The night’s most effusive speeches came from the hip-hop folks. Dr. Dre gave a moving speech about LL Cool J, who, during the In Memoriam portion, was the only person standing on the floor for the late, great Biz Markie. Pharrell inducted the German experimental band Kraftwerk by translating what their legacy meant to hip-hop pioneers. Later, Barack Obama did the same for Jay-Z, as a beacon for and chronicler of Black inner-city life in America.
Dave Chappelle inducted Jay-Z, which wasn’t announced beforehand, potentially to avoid backlash after his controversial Netflix special. His first line — “I would like to apologize… I’m just fucking with you” — got the biggest, nervous laugh.
The second? “Being Black in America is not as easy as it looks.”
Chappelle spoke for eight minutes, poetically, about what Jay-Z meant to the Black community: “I need everybody in rock and roll to know that even though we are honoring him, he is ours. He is hip-hop. Forever.”
In lieu of a performance, H.O.V. entered rock’s pantheon with a 15-minute hip-hop history lesson that shouted out his heroes like Rakim and Chuck D (“Really? You’ve got to clap more for KRS-One,” he said).
“Growing up, we didn’t think we could be inducted into the Rock $ Roll Hall of Fame,” Jay-Z during his acceptance speech. “We were told that hip-hop was a fad.” That exclusion motivated him to put his own experiences on the page (specifically, in a small green notebook given to him by his mother, Gloria Carter, who was in the audience.)
Rock-Hall exclusion was also a thorn for the Go-Go’s — the first commercially successful all-female band whose members actually played instruments and wrote music. The whole place burst with aerobic joy as Belinda Carlisle, Jane Wiedlin, Gina Schock, Kathy Valentine, and Charlotte Caffey gave a quintessential Rock-Hall set, revving through beloved hits like “Our Lips Are Sealed,” “Vacation,” and “We’ve Got The Beat.”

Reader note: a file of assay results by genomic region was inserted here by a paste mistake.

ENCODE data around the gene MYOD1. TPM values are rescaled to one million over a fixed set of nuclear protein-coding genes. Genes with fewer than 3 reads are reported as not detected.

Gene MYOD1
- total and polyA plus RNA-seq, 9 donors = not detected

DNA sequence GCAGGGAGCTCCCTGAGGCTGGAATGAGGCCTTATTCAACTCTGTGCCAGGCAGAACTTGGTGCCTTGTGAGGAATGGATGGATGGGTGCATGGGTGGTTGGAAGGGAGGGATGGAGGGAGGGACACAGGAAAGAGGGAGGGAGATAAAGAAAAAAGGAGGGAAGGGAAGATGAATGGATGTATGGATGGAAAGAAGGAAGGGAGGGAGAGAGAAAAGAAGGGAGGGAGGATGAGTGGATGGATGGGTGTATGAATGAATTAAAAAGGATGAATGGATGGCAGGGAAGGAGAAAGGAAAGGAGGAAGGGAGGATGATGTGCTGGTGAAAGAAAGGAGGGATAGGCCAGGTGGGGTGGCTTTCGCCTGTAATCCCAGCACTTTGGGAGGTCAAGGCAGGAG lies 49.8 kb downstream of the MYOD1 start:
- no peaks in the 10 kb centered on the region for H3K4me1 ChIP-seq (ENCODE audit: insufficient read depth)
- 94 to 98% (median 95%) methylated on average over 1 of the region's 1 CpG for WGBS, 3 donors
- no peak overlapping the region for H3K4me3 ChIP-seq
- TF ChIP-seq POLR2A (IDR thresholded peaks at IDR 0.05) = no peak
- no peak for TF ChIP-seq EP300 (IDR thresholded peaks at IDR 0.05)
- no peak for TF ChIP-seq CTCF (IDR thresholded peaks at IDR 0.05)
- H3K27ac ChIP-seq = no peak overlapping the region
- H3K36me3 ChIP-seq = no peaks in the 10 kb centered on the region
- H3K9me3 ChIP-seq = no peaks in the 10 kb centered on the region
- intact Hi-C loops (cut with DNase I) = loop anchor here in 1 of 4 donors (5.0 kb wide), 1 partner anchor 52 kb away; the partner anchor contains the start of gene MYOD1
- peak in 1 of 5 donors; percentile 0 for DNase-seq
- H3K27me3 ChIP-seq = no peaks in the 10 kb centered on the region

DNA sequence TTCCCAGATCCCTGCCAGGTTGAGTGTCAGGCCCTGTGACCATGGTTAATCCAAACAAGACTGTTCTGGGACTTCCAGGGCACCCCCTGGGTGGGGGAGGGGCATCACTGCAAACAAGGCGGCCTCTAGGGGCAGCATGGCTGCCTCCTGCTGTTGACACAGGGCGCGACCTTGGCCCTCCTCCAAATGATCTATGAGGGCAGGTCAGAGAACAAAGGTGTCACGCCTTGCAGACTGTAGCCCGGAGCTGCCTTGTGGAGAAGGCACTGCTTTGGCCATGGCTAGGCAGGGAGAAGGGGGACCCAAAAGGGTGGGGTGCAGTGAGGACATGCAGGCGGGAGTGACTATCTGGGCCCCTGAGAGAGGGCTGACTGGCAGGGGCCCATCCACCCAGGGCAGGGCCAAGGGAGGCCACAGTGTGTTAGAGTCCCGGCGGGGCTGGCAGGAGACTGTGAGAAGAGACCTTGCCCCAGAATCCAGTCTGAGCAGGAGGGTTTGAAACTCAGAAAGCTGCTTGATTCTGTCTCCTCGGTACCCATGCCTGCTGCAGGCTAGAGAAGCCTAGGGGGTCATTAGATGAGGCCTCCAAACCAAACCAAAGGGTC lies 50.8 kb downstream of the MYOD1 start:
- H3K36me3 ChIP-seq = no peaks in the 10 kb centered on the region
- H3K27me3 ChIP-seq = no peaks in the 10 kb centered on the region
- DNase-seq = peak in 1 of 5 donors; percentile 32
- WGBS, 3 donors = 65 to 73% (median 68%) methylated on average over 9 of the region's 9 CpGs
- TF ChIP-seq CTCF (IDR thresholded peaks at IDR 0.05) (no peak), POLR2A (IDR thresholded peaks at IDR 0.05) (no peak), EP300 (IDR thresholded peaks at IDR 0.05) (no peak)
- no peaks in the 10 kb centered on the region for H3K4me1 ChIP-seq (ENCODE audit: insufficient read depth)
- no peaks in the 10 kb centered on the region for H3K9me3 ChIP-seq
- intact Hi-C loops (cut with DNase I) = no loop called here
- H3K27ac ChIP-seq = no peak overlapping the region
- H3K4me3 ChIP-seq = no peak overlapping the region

The night ended a galvanizing, guitar assault by the Foo Fighters. Grohl was a force, spiraling and shredding manically on his signature Gibson — the same one he ended the club chow with two nights earlier — and was practically levitating as the band blasted through their Holy Trinity of “Best of You,” “My Hero,” and “Everlong.”
In past years, Grohl has been a fixture at Rock Hall ceremonies, always on-hand to wax on about the profundity of rock and roll. But when it was finally his turn, the singer-guitarist, and recently, author, seemed lost for words. But when the Foos returned to their instruments with their plus-one for a victory-lap of the Beatles’ classic “Get Back,” Grohl grabbed the mic.
The Rock and Roll Hall of Fame doesn’t always get it right. If you’re like this year’s purposely-absent inductee Todd Rundgren, you might even think it’s insulting to be voted in at all. But the fundamental reason artists do show up, even begrudgingly, is because you can never thank the songs and the people who made them — whether they’re your idols or bandmates — enough.
This was abundantly clear when Grohl stood shoulder-to-shoulder with his hero, McCartney, and said: “I never took a music lesson — but I had Beatles albums.”
The Rock and Roll Hall of Fame Induction Ceremony airs on HBO Max on November 20. If you can’t wait that long, check out some of the highlights we shot below: